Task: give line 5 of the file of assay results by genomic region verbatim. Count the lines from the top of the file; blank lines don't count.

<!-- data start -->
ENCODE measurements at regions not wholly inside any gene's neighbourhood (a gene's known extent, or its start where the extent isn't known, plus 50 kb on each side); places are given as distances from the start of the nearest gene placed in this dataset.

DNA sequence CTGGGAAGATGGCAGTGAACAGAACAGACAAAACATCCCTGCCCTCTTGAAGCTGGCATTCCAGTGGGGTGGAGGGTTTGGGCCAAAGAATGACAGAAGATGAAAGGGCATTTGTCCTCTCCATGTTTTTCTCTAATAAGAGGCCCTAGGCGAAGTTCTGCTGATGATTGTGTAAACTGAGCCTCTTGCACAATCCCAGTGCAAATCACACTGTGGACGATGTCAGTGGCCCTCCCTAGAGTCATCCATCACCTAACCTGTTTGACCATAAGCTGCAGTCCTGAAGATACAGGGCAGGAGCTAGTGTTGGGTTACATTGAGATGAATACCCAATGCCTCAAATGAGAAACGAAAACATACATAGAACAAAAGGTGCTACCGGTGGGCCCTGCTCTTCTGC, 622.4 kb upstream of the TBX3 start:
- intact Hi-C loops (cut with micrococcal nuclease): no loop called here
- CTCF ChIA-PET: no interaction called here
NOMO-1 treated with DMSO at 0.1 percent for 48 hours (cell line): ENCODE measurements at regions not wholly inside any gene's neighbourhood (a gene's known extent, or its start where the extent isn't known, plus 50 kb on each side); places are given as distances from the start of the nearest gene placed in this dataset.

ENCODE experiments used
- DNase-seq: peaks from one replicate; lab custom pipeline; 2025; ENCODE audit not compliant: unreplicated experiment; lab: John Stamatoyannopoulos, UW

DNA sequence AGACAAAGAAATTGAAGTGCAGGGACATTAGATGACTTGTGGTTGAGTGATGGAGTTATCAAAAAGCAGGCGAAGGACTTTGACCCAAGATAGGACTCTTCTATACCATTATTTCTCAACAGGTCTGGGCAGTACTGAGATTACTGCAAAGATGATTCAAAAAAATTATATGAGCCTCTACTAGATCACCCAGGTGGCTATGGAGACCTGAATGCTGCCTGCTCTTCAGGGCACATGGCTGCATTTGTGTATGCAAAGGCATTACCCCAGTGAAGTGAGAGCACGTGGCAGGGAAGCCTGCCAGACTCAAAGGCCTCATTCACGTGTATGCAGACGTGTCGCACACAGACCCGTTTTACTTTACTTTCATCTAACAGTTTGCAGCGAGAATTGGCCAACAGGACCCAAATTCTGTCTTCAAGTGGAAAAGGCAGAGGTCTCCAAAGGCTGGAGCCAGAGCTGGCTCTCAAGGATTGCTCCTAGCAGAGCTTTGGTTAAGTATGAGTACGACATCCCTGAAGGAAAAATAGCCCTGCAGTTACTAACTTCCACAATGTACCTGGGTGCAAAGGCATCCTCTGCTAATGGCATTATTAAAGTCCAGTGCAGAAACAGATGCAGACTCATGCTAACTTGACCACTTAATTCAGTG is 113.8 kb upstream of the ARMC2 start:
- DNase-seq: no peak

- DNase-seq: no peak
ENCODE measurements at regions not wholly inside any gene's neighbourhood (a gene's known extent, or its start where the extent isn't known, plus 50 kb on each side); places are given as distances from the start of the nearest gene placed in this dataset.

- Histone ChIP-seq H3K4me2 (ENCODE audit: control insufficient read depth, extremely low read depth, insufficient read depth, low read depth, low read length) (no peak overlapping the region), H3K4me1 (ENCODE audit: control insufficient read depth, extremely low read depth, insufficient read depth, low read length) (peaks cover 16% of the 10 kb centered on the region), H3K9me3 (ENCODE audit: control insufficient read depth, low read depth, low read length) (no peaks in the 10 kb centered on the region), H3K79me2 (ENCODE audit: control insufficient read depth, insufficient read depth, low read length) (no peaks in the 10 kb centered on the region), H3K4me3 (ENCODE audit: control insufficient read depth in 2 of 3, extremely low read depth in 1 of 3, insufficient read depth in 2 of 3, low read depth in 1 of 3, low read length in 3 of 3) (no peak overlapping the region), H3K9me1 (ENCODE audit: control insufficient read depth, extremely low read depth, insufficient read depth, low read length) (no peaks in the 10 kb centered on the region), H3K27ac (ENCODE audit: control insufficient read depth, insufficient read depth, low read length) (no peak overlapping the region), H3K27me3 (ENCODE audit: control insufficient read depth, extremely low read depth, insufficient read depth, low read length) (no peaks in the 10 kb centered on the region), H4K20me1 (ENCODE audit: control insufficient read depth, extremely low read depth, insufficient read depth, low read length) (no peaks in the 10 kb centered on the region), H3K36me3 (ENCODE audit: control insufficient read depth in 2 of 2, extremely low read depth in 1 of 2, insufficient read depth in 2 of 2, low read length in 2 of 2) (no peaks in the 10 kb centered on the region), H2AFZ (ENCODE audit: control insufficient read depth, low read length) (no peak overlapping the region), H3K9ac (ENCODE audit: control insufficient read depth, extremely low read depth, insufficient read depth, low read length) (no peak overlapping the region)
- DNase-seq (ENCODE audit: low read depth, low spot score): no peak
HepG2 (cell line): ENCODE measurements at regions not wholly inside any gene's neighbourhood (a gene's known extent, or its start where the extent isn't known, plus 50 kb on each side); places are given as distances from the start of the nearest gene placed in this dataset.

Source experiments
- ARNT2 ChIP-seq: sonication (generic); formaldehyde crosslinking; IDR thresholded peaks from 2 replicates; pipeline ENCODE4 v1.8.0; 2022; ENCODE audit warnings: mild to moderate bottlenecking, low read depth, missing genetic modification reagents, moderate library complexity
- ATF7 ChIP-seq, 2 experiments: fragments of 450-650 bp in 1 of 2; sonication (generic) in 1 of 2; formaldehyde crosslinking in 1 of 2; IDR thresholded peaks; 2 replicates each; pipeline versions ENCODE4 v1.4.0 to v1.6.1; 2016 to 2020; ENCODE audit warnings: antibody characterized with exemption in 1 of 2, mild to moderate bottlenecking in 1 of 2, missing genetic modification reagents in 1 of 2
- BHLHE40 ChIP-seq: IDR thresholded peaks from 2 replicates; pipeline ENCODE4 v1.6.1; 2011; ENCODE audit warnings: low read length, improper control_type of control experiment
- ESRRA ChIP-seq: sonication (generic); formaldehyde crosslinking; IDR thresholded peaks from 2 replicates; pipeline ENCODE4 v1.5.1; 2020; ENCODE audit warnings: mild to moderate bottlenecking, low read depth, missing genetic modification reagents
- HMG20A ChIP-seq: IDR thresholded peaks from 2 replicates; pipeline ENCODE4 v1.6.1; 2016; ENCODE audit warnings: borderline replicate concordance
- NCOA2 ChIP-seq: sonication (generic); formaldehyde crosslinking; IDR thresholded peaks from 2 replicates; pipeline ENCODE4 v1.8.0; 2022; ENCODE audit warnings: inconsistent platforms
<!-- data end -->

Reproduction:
NOMO-1 treated with DMSO at 0.1 percent for 48 hours (cell line): ENCODE measurements at regions not wholly inside any gene's neighbourhood (a gene's known extent, or its start where the extent isn't known, plus 50 kb on each side); places are given as distances from the start of the nearest gene placed in this dataset.